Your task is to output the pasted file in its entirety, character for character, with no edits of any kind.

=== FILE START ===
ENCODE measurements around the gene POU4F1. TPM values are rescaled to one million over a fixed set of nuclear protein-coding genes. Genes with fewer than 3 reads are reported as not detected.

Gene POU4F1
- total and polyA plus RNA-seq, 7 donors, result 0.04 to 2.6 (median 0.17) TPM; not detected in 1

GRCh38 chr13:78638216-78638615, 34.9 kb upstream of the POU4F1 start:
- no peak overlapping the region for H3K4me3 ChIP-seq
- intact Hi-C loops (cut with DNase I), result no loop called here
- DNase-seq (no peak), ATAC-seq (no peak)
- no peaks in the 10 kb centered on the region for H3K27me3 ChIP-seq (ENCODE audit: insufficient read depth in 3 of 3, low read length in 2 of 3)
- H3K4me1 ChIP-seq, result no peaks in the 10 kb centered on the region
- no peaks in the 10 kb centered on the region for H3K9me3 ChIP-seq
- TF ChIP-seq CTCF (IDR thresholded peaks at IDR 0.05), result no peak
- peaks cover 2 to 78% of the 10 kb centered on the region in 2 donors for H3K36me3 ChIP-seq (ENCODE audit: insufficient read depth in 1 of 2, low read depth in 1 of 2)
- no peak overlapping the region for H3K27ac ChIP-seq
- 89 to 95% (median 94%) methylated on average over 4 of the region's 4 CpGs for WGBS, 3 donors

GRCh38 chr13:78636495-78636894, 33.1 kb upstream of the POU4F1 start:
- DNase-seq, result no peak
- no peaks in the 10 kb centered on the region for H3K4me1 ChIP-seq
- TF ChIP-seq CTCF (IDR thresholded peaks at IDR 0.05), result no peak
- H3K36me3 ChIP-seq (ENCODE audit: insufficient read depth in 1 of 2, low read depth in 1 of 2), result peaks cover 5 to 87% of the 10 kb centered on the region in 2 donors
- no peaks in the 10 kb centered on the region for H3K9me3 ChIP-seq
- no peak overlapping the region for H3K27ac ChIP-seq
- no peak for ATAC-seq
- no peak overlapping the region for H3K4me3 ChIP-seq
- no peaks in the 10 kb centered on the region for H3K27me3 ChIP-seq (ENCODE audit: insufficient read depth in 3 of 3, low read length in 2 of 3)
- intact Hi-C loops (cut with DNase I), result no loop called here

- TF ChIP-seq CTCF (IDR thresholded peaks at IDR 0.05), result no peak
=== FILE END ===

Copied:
ENCODE measurements around the gene POU4F1. TPM values are rescaled to one million over a fixed set of nuclear protein-coding genes. Genes with fewer than 3 reads are reported as not detected.

Gene POU4F1
- total and polyA plus RNA-seq, 7 donors, result 0.04 to 2.6 (median 0.17) TPM; not detected in 1

GRCh38 chr13:78638216-78638615, 34.9 kb upstream of the POU4F1 start:
- no peak overlapping the region for H3K4me3 ChIP-seq
- intact Hi-C loops (cut with DNase I), result no loop called here
- DNase-seq (no peak), ATAC-seq (no peak)
- no peaks in the 10 kb centered on the region for H3K27me3 ChIP-seq (ENCODE audit: insufficient read depth in 3 of 3, low read length in 2 of 3)
- H3K4me1 ChIP-seq, result no peaks in the 10 kb centered on the region
- no peaks in the 10 kb centered on the region for H3K9me3 ChIP-seq
- TF ChIP-seq CTCF (IDR thresholded peaks at IDR 0.05), result no peak
- peaks cover 2 to 78% of the 10 kb centered on the region in 2 donors for H3K36me3 ChIP-seq (ENCODE audit: insufficient read depth in 1 of 2, low read depth in 1 of 2)
- no peak overlapping the region for H3K27ac ChIP-seq
- 89 to 95% (median 94%) methylated on average over 4 of the region's 4 CpGs for WGBS, 3 donors

GRCh38 chr13:78636495-78636894, 33.1 kb upstream of the POU4F1 start:
- DNase-seq, result no peak
- no peaks in the 10 kb centered on the region for H3K4me1 ChIP-seq
- TF ChIP-seq CTCF (IDR thresholded peaks at IDR 0.05), result no peak
- H3K36me3 ChIP-seq (ENCODE audit: insufficient read depth in 1 of 2, low read depth in 1 of 2), result peaks cover 5 to 87% of the 10 kb centered on the region in 2 donors
- no peaks in the 10 kb centered on the region for H3K9me3 ChIP-seq
- no peak overlapping the region for H3K27ac ChIP-seq
- no peak for ATAC-seq
- no peak overlapping the region for H3K4me3 ChIP-seq
- no peaks in the 10 kb centered on the region for H3K27me3 ChIP-seq (ENCODE audit: insufficient read depth in 3 of 3, low read length in 2 of 3)
- intact Hi-C loops (cut with DNase I), result no loop called here

- TF ChIP-seq CTCF (IDR thresholded peaks at IDR 0.05), result no peak